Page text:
So, you’re ready to host your first video conference? Before you begin, there are some things you’ll need to know about video conferencing software and why online conferencing can be a bit more challenging to master. With many of us at home for the foreseeable future, video conference calls have pretty much become a staple for work and education. But how do you host a good video conference?
This guide will show you the basic steps to an (almost) perfect video meeting. Read on!
Troubleshoot Before the Meeting Starts
If you’re new to online meetings, one of the best pieces of advice you’ll get is to always troubleshoot problems before the meeting starts. Once a meeting starts, if you’re fumbling with a microphone or camera, it can become incredibly distracting to everyone else in the call. Not to mention, an unprepared meeting host might come off as unorganized.
If you’re using a new HD video conferencing software, take the time to learn your way around it before hosting a call. Make sure your microphone and camera both work with the software. If you’re using a mobile device, make sure the device’s camera is good enough to capture a decent image. A pixelated image can be distracting, too!
Any hardware issues should be resolved as soon as possible. Another tip is to open up the meeting 10 minutes early to allow others to troubleshoot with the live meeting. That way, everyone has a troubleshooting cushion to work with in case there are problems.
Dress Like You’re In-Person
There’s a misconception that online meetings are always casual, and that people who are working from home sit in their pajamas all day. Ok, maybe we do that sometimes, but it’s a good idea to not show up to a meeting in your new onesie. Why? Because it comes off as unprofessional.
When you’re headed to an online meeting, the best thing to do is to treat it like an in-person meeting. That means you may need to ditch the onesie for a button-down shirt or blouse. If anything, you can dress up from the waist up and still keep those pajama bottoms on! Ultimately, though, it creates a better habit if you get dressed for work each day and dress appropriately for meetings. Use the mantra of, “If I wouldn’t wear it to the office, I’m not wearing it to the meeting”.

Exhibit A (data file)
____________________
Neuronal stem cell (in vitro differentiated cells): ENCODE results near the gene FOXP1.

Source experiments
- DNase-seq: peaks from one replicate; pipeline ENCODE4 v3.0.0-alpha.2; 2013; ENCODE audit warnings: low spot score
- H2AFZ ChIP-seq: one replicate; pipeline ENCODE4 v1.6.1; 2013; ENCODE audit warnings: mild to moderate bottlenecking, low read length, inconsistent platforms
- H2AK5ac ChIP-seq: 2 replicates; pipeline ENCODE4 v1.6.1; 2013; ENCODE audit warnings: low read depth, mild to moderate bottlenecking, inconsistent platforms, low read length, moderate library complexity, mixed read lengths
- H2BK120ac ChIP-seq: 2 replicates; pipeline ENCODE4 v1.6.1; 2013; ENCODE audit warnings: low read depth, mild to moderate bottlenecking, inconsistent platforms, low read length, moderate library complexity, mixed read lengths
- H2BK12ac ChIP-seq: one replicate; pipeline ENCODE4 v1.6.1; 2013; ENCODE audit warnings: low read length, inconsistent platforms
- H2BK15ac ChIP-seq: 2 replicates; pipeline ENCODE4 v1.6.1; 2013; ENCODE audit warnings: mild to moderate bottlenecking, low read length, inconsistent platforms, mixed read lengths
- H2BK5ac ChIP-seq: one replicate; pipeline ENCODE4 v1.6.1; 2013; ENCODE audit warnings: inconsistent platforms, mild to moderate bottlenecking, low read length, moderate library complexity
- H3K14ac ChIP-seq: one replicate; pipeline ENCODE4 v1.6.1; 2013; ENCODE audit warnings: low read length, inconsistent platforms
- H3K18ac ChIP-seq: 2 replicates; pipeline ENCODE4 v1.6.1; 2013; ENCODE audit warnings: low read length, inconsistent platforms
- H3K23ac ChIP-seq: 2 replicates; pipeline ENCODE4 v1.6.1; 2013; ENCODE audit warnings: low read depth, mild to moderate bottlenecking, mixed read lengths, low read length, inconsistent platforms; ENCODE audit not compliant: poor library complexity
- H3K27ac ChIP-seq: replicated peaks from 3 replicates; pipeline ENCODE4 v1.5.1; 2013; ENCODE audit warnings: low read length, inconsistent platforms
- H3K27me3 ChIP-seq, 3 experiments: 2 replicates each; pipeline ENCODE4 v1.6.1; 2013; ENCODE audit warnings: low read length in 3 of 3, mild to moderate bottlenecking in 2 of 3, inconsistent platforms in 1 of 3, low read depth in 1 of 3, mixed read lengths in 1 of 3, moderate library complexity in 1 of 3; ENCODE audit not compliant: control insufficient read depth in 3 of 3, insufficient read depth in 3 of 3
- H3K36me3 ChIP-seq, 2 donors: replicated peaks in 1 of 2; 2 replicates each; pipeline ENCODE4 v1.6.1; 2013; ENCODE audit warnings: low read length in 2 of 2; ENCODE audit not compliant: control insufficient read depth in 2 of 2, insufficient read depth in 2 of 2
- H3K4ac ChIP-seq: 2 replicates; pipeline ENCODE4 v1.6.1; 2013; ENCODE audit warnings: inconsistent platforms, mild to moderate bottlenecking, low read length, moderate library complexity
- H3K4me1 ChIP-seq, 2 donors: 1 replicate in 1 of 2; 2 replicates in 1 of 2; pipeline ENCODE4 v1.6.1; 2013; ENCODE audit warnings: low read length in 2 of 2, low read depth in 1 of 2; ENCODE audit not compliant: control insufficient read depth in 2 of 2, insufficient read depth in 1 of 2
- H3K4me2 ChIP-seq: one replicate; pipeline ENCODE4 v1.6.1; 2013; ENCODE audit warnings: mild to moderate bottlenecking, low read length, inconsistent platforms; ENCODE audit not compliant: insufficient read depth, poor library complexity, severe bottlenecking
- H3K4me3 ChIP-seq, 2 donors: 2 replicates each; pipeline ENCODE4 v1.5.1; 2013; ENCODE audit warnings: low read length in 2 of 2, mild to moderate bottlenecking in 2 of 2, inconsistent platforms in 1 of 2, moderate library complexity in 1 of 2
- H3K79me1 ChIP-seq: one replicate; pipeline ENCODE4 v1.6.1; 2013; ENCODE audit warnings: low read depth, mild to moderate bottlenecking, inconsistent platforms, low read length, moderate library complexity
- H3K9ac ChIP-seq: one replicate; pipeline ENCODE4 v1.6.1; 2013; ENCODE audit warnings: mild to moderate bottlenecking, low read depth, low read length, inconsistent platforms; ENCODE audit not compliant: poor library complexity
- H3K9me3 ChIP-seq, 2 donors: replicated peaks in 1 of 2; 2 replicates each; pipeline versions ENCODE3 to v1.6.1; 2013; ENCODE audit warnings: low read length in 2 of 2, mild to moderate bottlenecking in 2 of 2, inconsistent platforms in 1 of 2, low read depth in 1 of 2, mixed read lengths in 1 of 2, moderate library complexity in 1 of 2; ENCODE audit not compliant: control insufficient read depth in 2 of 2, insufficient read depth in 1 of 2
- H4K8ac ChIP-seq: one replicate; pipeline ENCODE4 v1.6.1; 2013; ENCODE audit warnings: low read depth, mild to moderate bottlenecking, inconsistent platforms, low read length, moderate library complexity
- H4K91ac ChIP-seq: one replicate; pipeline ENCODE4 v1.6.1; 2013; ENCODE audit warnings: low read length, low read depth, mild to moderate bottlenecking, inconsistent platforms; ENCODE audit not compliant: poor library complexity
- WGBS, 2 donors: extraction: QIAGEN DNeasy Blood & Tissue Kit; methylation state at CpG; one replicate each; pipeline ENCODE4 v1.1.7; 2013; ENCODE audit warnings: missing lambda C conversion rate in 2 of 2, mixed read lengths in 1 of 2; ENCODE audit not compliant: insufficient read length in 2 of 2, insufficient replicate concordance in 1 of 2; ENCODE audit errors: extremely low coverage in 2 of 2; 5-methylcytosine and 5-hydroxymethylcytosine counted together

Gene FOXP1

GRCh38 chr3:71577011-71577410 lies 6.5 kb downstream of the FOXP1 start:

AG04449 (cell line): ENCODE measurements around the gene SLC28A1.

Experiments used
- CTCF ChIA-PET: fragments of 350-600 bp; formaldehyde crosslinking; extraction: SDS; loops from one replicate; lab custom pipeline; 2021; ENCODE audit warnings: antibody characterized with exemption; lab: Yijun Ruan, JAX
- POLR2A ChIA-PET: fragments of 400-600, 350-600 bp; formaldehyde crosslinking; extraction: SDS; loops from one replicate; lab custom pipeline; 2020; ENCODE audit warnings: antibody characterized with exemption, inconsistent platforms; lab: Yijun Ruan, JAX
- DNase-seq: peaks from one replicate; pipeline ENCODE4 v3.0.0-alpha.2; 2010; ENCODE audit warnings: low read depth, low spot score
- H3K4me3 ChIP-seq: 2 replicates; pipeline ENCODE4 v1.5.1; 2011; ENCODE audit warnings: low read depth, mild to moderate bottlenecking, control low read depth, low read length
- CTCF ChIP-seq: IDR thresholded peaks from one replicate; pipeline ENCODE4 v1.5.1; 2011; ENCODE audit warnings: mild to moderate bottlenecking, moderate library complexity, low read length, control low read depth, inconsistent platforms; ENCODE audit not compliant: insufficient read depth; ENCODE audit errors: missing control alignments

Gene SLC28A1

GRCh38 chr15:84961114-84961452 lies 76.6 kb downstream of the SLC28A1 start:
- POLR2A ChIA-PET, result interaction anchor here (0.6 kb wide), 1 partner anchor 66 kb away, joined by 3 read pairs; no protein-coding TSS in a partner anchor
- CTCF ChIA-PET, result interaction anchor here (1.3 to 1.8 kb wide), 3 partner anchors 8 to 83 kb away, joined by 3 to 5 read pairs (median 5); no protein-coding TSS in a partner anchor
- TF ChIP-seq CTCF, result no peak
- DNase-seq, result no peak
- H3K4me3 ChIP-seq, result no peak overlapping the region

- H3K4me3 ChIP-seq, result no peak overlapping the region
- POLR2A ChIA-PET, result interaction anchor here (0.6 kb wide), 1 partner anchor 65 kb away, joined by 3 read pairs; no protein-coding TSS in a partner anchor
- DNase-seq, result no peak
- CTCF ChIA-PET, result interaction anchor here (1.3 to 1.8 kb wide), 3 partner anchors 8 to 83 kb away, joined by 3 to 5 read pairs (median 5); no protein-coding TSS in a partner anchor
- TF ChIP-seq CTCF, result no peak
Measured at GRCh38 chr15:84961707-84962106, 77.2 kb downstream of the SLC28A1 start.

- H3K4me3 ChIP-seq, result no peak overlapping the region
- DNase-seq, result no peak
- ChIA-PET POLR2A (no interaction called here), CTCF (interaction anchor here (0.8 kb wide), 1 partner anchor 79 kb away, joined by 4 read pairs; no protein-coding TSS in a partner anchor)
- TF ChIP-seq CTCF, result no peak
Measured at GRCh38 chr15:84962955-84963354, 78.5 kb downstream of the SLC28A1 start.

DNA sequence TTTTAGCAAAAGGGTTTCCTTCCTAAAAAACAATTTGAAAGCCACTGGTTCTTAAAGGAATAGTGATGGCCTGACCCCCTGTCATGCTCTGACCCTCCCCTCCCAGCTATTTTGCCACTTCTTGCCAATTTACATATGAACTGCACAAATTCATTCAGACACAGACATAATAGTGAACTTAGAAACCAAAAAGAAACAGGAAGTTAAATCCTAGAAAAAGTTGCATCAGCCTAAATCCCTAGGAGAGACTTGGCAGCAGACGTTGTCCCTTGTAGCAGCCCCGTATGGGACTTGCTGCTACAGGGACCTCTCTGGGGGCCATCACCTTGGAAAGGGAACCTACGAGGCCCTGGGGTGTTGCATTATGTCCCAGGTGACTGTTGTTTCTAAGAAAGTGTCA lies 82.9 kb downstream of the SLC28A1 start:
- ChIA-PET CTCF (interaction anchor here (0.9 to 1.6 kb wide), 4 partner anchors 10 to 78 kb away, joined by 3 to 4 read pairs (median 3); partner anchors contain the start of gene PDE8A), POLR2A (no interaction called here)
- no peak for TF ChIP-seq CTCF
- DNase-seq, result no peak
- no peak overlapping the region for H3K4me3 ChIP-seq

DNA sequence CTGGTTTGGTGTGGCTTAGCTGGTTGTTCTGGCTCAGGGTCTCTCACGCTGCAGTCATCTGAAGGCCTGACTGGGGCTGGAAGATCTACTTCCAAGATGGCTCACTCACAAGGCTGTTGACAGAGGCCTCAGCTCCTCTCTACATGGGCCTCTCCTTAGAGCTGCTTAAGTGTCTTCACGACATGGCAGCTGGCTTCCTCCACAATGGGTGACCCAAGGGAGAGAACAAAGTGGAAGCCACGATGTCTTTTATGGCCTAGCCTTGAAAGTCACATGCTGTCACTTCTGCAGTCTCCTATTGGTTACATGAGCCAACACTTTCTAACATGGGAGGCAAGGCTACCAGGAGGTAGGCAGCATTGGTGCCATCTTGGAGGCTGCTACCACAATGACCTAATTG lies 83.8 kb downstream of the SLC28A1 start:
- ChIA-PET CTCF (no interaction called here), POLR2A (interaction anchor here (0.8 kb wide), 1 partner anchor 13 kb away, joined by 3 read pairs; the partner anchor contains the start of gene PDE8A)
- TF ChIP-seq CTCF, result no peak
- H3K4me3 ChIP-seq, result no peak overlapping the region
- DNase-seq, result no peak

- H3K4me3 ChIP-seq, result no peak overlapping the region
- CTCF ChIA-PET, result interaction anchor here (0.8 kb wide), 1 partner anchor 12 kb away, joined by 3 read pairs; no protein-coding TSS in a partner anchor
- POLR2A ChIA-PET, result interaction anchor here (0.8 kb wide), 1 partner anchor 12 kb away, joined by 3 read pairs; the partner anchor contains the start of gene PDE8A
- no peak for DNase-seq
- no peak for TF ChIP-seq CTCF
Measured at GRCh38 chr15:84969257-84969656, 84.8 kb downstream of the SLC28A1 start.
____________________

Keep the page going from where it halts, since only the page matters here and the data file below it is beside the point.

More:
Use The Mute Button
The mute button is the most powerful tool at the meeting participant’s disposal, and both the host and the participants should be well-acquainted with it. The general rule is to always mute the microphone unless you’re the one speaking. This helps eliminate potential background noise, and ensures that everyone is able to focus for the duration of the call.
Let’s be honest—everyone knows what it’s like to be in a meeting that feels like it’s outside with the neighbor’s lawn mower or sitting next to the barking dog. Excess noise is distracting and obnoxious, so hit that mute button! As the host, you can mute other callers, too. So, if you run into an issue where someone isn’t as familiar with the mute button as you’d like, you can make the introduction.
Use An Agenda
Good meetings have a plan in place beforehand. Using a meeting agenda can help you better organize the meeting and condense it. Using the 45-minute rule keeps your meetings short and concise. With a time limit and an agenda, you’ll be able to get through online meetings in no time and reach those precious goals you’ve set for the team.
An agenda isn’t just for the host, though. You can share your agenda a few days beforehand to get feedback from your participants for a more cohesive meeting.
Ask Questions & Encourage Others To Ask
It’s important to keep meetings open to questions and ask questions yourself. Encouraging participation is crucial to a productive meeting, and questions are the perfect conversation-starters for video conference calls. If you’re unsure about something, ask about it. Encourage others to do the same. Keep the room open for a few minutes following your first meeting in case anyone has a question or comment.
It’s also important to make sure your content is as engaging as possible. Engaging content makes for more productive meetings, as it keeps everyone involved for the duration of the call. Here are some tips on creating engaging meeting content.
Send A Post-Meeting Survey
Lastly, sending a post-meeting survey can help you identify your strong and not-so-strong points. Your first meeting will have some flaws, and that’s ok. There’s always room to grow, but you can’t grow if you don’t know what you did wrong.
Ask your participants to share their thoughts on how the meeting went, as well as provide feedback for next time. After all, who knows better than the people who were actually there?